Last major update issued on July 14, 2011 at 05:15 UTC.
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Annotated geomagnetic activity charts - Carrington rotation 2110 [May-June 2011] - 2111 [June-July 2011] NEW
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The geomagnetic field was quiet to unsettled on July 13. Solar wind speed ranged between 459 and 690 km/s under the influence of high speed streams from CH464 and CH465.
Solar flux measured at 20h UTC on 2.8 GHz was 94.6 (decreasing 8.7 over the last solar rotation). The planetary A index was 8 (STAR Ap - based on the mean of three hour interval ap indices: 8.3). Three hour interval K indices: 32212232 (planetary), 33122122 (Boulder).
The background x-ray flux is at the class B2 level.
At midnight UTC the visible solar disk had 11 spotted regions.
Region 11245 was quiet and stable.
Region 11247 decayed and had a single tiny spot at the end of the UTC day.
Region 11249 decayed slowly and quietly.
Region 11250 was quiet and stable.
Region 11251 was quiet and stable.
New region 11252 rotated into view at the northeast limb on July 12 and was numbered the next day by NOAA/SWPC.
New region 11253 emerged in the northwest quadrant on July 13.
Spotted regions not numbered by NOAA/SWPC:
[S1108] emerged in the northeast quadrant on July 10. Location at midnight: N22W12
[S1112] emerged in the northeast quadrant on July 11. Location at midnight: N08E23
[S1113] rotated into view at the northeast limb on July 12. Location at midnight: N15E59
[S1116] rotated into view at the southeast limb on July 13. Location at midnight: S23E77
July 12-13: No obviously earth directed CMEs were observed.
July 11: A small CME was observed after a C2.6 flare in region 11249. The CME could reach Earth late on July 13.
Compare today's report to the situation one solar rotation ago: 28 days ago 27 days ago 26 days ago
A trans equatorial coronal hole (CH465) was Earth facing on July 10-11. A large trans equatorial coronal hole (CH466) will likely become Earth facing on July 16-17.
The above coronal hole map is based on a new method where coronal holes are detected automatically. The method may need some fine tuning, however, it has significant advantages over detecting coronal holes manually. The main improvement is the ability to detect coronal holes at and just beyond the solar limbs. Early results using this method for SDO images over a span of several weeks indicate a good match between coronal holes observed over the visible disk and their extent and position at the east and west limbs. Note that the polar coronal holes are easily detected using the new method, the extent and intensity of both holes are consistent with other data sources.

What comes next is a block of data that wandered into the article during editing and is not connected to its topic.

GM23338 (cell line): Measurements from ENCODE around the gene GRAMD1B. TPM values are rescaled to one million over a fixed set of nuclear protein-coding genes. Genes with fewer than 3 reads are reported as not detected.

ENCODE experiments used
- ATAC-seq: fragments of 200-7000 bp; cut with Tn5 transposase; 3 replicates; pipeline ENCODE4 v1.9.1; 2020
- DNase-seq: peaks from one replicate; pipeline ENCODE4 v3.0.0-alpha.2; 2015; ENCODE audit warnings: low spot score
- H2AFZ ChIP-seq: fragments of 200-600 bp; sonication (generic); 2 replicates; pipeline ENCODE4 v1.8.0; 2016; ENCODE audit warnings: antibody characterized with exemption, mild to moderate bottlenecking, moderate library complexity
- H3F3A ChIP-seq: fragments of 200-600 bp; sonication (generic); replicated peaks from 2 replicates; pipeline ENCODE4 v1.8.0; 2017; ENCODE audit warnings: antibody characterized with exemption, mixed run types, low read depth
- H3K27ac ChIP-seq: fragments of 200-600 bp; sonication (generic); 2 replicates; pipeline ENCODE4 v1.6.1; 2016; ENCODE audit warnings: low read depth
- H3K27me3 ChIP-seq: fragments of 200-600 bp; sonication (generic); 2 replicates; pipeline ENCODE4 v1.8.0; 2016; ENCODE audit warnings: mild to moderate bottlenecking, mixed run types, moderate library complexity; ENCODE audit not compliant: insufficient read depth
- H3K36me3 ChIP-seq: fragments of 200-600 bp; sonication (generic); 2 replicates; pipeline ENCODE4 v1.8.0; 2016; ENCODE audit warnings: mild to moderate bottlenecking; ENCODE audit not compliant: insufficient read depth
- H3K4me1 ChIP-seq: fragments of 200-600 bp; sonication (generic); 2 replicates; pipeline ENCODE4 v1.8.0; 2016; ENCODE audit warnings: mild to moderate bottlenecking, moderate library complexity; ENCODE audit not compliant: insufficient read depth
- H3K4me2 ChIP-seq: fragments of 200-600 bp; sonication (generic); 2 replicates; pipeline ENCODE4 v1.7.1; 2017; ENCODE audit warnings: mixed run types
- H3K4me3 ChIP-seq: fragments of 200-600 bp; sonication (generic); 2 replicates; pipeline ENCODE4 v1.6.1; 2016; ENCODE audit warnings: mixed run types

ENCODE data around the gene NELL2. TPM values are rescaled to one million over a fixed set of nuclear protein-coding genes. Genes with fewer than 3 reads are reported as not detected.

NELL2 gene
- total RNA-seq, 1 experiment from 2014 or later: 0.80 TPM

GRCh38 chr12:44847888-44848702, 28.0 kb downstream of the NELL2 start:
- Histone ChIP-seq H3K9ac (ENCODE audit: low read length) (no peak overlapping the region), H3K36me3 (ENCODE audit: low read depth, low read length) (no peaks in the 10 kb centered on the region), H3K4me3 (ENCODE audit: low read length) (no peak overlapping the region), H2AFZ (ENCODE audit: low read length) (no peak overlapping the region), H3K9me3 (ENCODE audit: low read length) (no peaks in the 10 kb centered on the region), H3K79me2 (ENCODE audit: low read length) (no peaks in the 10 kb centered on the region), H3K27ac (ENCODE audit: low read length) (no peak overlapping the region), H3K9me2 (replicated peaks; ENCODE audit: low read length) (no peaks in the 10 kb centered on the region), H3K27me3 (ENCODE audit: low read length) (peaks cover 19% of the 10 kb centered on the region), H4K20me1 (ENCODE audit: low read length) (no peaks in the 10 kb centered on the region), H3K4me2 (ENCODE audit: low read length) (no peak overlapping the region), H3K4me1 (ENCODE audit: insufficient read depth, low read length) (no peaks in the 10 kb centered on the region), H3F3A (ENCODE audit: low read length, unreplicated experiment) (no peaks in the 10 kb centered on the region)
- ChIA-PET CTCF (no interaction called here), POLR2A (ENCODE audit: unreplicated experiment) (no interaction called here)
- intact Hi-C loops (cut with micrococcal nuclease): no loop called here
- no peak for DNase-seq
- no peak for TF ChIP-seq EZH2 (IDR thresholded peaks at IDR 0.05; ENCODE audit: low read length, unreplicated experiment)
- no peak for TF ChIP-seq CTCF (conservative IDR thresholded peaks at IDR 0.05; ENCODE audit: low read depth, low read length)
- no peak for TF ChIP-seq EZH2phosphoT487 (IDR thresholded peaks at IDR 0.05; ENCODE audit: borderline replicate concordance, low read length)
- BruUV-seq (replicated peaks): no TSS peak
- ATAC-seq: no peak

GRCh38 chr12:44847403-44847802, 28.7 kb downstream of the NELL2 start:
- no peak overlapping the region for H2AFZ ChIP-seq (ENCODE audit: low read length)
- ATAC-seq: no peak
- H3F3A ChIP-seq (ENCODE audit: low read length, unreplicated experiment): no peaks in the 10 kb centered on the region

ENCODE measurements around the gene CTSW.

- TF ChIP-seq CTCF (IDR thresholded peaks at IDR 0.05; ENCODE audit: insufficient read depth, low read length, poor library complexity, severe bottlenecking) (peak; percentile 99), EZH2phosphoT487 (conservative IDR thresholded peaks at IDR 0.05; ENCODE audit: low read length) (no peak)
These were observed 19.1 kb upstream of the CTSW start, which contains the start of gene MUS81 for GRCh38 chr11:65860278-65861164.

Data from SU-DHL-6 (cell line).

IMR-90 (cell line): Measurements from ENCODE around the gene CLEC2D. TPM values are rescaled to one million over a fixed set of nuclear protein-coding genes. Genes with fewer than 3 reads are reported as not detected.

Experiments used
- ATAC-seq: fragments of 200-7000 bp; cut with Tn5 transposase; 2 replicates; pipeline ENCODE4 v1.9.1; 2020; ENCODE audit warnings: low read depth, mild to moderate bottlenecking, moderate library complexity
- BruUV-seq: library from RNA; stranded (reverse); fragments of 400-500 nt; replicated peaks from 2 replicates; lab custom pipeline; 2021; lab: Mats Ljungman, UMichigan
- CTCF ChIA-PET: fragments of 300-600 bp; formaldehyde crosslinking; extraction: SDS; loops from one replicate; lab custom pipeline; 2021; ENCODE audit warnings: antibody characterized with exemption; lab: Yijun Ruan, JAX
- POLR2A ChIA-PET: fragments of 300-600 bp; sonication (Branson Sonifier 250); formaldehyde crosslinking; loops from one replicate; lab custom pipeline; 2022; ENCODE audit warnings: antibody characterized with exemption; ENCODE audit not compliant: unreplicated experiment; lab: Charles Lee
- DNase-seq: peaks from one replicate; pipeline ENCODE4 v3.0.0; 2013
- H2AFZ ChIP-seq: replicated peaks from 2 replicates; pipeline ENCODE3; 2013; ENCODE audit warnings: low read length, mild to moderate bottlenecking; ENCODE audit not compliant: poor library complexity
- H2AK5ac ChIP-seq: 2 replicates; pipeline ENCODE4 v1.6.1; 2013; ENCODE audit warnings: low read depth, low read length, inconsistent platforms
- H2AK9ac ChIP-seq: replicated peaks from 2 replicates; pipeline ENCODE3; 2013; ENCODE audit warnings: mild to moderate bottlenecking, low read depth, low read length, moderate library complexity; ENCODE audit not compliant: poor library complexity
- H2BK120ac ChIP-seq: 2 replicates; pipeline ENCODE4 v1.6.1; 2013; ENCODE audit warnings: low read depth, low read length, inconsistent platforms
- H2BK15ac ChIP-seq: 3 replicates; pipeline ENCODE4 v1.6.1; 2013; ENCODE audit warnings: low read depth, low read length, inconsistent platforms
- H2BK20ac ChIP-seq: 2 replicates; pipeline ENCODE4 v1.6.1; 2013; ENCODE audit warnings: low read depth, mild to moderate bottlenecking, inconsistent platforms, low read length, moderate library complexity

Long distance low and medium frequency (below 2 MHz) propagation along paths north of due west over high and upper middle latitudes is poor. Propagation on long distance northeast-southwest paths is fair.
The geomagnetic field is expected to be quiet to active on July 14 due to a coronal hole stream and a possible CME impact. Quiet to unsettled is likely on July 15.
|Coronal holes (1)||Coronal mass ejections (2)||M and X class flares (3)|
2) Effects from a CME are likely to be observed at Earth within 96 hours.
3) There is a possibility of either M or X class flares within the next 48 hours.
Green: 0-20% probability, Yellow: 20-60% probability, Red: 60-100% probability.
(Click on image for higher resolution image) Compare to the previous day's image
When available the active region map has a coronal hole polarity overlay where red (pink) is negative and blue (blue-green) is positive.
|Active region||Date numbered
|Spot count||Location at midnight||Area||Classification||SDO / HMI 4K continuum
image with polarity overlay
|3||4||N25E62||0030||CSO||BXO||formerly region S1114
|Total spot count:||20||42|
|Month||Average measured solar flux||International sunspot number (SIDC)||Smoothed sunspot number||Average ap
|2008.07||65.7 (SF minimum)||0.5||2.8 (-0.4)|
|2010.04||75.9||8.0||14.0 (+1.7)||10.22 / 10.24|
|2010.05||73.8||8.7||15.5 (+1.5)||9.18 / 8.15|
|2010.06||72.5||13.6||16.4 (+0.9)||8.17 / 6.85|
|2010.07||79.8||16.1||16.7 (+0.3)||6.31 / 5.15|
|2010.08||79.2||19.6||17.4 (+0.7)||8.49 / 7.77|
|2010.09||81.1||25.2||19.6 (+2.2)||5.33 / 5.45|
|2010.10||81.6||23.5||23.2 (+3.6)||6.07 / 6.27|
|2010.11||82.5||21.5||26.5 (+3.3)||4.80 / 5.50|
|2010.12||84.2||14.4||28.8 (+2.3)||3.41 / 4.35|
|2011.01||83.6||19.1||(30.6 predicted, +1.8)||4.32 / 5.51|
|2011.02||94.6||29.4||(32.6 predicted, +2.0)||5.41 / 6.44|
|2011.03||115.0||56.2||(35.2 predicted, +2.6)||7.79 / 8.18|
|2011.04||112.6||54.4||(38.1 predicted, +2.9)||9.71 / 8.83|
|2011.05||95.8||41.6||(41.4 predicted, +3.3)||9.18 / 8.94|
|2011.06||95.8||37.0||(45.2 predicted, +3.8)||8.96|
|2011.07||87.6 (1)||22.9 (2A) / 54.6 (2B)||(49.4 predicted, +4.1)||(9.88)|
1) Running average based on the daily 20:00 UTC observed solar flux value at
2A) Current impact on the monthly sunspot number based on the Boulder (NOAA/SWPC) sunspot number (accumulated daily sunspots / month days). The official SIDC international sunspot number is typically 30-50% lower. 2B) Month average to date.
3) Running average based on the preliminary daily SWPC ap indices. Values in red are based on the official NGDC ap indices.
This report has been prepared by Jan Alvestad. It is based on analysis of data from whatever sources are available at the time the report is prepared. All time references are to the UTC day. Comments and suggestions are always welcome.
SDO images are courtesy of NASA/SDO and the AIA, EVE, and HMI science teams.